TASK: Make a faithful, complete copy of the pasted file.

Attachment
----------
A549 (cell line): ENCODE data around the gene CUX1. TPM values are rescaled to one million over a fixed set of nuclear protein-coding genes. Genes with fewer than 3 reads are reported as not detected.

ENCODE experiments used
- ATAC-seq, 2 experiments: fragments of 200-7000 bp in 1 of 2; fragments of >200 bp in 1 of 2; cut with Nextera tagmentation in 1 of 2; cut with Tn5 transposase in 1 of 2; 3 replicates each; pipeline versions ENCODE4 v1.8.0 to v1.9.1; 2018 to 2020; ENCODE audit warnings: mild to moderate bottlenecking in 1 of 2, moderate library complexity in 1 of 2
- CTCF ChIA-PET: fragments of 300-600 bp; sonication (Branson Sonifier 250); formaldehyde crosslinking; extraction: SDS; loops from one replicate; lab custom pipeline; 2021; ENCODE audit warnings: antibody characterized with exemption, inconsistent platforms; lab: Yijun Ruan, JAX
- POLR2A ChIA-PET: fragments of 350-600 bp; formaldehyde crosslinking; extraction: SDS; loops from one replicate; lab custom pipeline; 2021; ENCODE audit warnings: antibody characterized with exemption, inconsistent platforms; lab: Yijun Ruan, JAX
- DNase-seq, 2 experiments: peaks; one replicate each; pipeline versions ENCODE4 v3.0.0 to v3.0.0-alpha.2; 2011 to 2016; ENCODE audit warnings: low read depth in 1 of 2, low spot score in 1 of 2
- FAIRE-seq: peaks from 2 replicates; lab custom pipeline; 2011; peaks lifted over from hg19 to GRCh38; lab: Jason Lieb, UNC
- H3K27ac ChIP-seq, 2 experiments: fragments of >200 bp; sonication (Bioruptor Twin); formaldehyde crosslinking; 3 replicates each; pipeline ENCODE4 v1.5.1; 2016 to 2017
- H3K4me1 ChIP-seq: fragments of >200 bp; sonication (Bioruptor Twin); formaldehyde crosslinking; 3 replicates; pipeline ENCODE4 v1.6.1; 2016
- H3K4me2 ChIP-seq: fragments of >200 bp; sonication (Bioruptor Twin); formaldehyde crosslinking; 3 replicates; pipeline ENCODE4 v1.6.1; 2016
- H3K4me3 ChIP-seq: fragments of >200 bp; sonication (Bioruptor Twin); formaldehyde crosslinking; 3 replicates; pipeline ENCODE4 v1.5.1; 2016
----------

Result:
A549 (cell line): ENCODE data around the gene CUX1. TPM values are rescaled to one million over a fixed set of nuclear protein-coding genes. Genes with fewer than 3 reads are reported as not detected.

ENCODE experiments used
- ATAC-seq, 2 experiments: fragments of 200-7000 bp in 1 of 2; fragments of >200 bp in 1 of 2; cut with Nextera tagmentation in 1 of 2; cut with Tn5 transposase in 1 of 2; 3 replicates each; pipeline versions ENCODE4 v1.8.0 to v1.9.1; 2018 to 2020; ENCODE audit warnings: mild to moderate bottlenecking in 1 of 2, moderate library complexity in 1 of 2
- CTCF ChIA-PET: fragments of 300-600 bp; sonication (Branson Sonifier 250); formaldehyde crosslinking; extraction: SDS; loops from one replicate; lab custom pipeline; 2021; ENCODE audit warnings: antibody characterized with exemption, inconsistent platforms; lab: Yijun Ruan, JAX
- POLR2A ChIA-PET: fragments of 350-600 bp; formaldehyde crosslinking; extraction: SDS; loops from one replicate; lab custom pipeline; 2021; ENCODE audit warnings: antibody characterized with exemption, inconsistent platforms; lab: Yijun Ruan, JAX
- DNase-seq, 2 experiments: peaks; one replicate each; pipeline versions ENCODE4 v3.0.0 to v3.0.0-alpha.2; 2011 to 2016; ENCODE audit warnings: low read depth in 1 of 2, low spot score in 1 of 2
- FAIRE-seq: peaks from 2 replicates; lab custom pipeline; 2011; peaks lifted over from hg19 to GRCh38; lab: Jason Lieb, UNC
- H3K27ac ChIP-seq, 2 experiments: fragments of >200 bp; sonication (Bioruptor Twin); formaldehyde crosslinking; 3 replicates each; pipeline ENCODE4 v1.5.1; 2016 to 2017
- H3K4me1 ChIP-seq: fragments of >200 bp; sonication (Bioruptor Twin); formaldehyde crosslinking; 3 replicates; pipeline ENCODE4 v1.6.1; 2016
- H3K4me2 ChIP-seq: fragments of >200 bp; sonication (Bioruptor Twin); formaldehyde crosslinking; 3 replicates; pipeline ENCODE4 v1.6.1; 2016
- H3K4me3 ChIP-seq: fragments of >200 bp; sonication (Bioruptor Twin); formaldehyde crosslinking; 3 replicates; pipeline ENCODE4 v1.5.1; 2016